]. We chose a 20-point numerical scale to approximate a continuous scale. This permitted easier, more accurate and more stable coding of the response using e-mail. A VAS with measurement is appropriate when standardized in pen and paper format rather than e-mail, which distorts the dimensions. We also used extreme anchor points, 1 to 20, to discourage rating the domains beyond the numbers provided. Moreover, Likert scales have increased reliability with up to 11 steps, 7 steps being the minimum. Therefore, the scale we used was most sensitive to capture inter-individual differences to better target our discussions. This may be one reason why the spider graphs do not reach the extremes, but it is also possible that the raters appreciated that elements existed in each dimension to prevent an extreme rating. Use of the iterative technique provided a sound basis for discussing the intricacies of the trial design and allowed individuals to provide viewpoints anonymously and then offer their opinions during face-to-face meetings.
Taken together, these examples demonstrate that depending on the purpose of the application of the PRECIS tool (study evaluation versus study design), different scales and methods may need to be used to rate studies. However, our method may be particularly helpful to trialists to ensure common understanding of a study design when working in teams with disparate expertise. Therefore, other investigative teams may find these approaches helpful.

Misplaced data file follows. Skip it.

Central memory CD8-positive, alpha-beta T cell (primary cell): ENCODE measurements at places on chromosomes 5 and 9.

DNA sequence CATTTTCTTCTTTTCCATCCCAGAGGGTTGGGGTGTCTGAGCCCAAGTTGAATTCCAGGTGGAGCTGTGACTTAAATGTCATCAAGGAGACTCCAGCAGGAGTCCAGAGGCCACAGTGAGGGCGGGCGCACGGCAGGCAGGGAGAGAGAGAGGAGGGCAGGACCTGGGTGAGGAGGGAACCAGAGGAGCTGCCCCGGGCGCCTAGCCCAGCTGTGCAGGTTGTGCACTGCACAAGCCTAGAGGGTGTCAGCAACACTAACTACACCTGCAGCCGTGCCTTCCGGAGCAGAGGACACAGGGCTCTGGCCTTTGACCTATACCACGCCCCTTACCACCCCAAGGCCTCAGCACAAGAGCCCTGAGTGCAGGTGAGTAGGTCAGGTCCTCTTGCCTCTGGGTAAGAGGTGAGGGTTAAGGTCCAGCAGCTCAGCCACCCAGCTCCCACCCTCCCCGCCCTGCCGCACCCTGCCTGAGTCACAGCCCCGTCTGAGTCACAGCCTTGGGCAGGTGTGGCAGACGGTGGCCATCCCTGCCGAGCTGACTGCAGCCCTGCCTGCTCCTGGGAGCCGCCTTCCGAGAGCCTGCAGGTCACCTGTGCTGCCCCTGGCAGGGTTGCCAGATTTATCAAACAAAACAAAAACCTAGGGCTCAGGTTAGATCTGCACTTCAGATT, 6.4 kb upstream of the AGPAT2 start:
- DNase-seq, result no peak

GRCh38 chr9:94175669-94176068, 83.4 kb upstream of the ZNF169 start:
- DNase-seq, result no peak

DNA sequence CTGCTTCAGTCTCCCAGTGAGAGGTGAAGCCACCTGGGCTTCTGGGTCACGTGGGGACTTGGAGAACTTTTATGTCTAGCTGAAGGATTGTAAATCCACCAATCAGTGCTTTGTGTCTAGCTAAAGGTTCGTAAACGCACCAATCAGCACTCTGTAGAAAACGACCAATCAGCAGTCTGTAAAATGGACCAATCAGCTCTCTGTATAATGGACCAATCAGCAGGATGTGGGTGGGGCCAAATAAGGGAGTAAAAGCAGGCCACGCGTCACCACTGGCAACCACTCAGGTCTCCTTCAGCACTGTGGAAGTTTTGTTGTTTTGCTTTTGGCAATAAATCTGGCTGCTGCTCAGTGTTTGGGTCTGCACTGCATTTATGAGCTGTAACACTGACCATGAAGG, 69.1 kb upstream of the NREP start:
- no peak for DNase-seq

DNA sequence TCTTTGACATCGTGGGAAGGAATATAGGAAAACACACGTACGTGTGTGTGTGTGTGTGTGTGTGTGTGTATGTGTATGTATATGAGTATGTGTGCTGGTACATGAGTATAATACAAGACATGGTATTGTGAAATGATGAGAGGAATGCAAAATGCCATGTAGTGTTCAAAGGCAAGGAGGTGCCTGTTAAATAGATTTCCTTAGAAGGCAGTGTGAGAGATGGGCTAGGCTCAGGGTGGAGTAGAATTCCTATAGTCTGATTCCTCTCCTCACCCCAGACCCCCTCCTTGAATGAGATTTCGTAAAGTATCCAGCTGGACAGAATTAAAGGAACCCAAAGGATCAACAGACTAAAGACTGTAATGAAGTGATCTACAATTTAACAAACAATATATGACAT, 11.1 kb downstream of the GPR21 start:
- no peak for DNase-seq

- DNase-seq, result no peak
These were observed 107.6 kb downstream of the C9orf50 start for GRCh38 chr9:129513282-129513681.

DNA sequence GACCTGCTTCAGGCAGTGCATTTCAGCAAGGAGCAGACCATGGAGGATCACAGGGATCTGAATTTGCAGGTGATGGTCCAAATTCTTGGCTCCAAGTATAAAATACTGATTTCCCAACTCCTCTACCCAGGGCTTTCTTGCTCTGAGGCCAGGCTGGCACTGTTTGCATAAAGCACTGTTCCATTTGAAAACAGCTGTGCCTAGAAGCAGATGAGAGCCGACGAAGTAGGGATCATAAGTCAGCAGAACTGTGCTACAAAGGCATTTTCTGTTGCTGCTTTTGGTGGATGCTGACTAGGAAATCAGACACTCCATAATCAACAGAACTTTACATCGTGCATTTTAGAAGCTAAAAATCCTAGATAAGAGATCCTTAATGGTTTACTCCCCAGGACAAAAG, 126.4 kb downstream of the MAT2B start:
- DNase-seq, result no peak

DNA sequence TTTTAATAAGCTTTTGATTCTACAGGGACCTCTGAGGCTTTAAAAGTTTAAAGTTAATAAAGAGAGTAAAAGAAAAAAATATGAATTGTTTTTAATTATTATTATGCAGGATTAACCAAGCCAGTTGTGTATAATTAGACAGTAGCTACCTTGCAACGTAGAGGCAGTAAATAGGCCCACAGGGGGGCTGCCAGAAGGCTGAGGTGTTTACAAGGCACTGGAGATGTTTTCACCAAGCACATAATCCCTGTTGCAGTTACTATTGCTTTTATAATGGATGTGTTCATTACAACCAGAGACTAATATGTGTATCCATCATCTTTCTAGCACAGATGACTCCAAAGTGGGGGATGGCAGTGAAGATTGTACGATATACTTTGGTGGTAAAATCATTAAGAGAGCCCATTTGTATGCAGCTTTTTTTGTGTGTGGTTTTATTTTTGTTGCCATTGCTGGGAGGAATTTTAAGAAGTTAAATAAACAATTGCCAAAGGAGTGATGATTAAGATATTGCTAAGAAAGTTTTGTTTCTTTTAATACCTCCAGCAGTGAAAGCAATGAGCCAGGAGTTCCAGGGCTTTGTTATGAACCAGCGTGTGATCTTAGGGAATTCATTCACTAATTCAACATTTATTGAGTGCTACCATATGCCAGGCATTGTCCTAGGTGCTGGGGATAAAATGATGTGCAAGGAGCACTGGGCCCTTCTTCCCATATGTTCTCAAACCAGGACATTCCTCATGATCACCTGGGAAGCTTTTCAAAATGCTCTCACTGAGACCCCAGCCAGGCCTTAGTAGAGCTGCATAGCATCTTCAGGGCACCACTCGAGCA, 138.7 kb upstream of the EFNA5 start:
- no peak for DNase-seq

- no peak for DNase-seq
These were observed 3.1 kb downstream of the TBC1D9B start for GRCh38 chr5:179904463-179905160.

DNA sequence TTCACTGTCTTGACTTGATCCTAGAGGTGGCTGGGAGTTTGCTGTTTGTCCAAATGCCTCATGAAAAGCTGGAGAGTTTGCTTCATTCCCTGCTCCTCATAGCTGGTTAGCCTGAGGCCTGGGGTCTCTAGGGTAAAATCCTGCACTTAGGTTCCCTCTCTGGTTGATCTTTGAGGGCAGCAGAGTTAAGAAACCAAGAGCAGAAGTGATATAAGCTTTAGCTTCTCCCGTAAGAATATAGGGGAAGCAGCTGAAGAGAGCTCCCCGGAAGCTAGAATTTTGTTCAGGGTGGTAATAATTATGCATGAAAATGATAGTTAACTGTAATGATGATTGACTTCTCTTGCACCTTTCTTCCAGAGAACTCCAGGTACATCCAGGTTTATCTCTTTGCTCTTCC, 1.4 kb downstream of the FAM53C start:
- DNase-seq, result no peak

The multidimensional PRECIS tool can be implemented easily by investigators and represents a major advance in the design and evaluation of clinical trials that inform practice, as demonstrated by our own experience and that of others. All clinical trialists need to make compromises in their design due to a variety of practical factors that affect the conduct of a large study. Collaborative research by a team requires consensus on study design to ensure the methods are appropriate to answer the study question. Methods to evaluate study design and reach consensus are needed to ensure that disparate views and perspectives can be reconciled so that the best possible course of action is adopted.
Although most agree that the 10 dimensions are necessary to understand the explanatory–pragmatic continuum, numerical scales run the risk of dichotomously classifying the study and we did not provide a composite score for the study. This required a qualitative approach. Therefore, a more structured process using the Delphi technique that we employed, or a similar nominal group technique used by Riddle et al. [17
], allowed a more democratic process of consensus among the investigators, who hailed from different disciplines and institutions. This process may be helpful to investigators during the design stage of a multicentre collaborative study to resolve disagreements and assist in reaching a common understanding of the design of the study.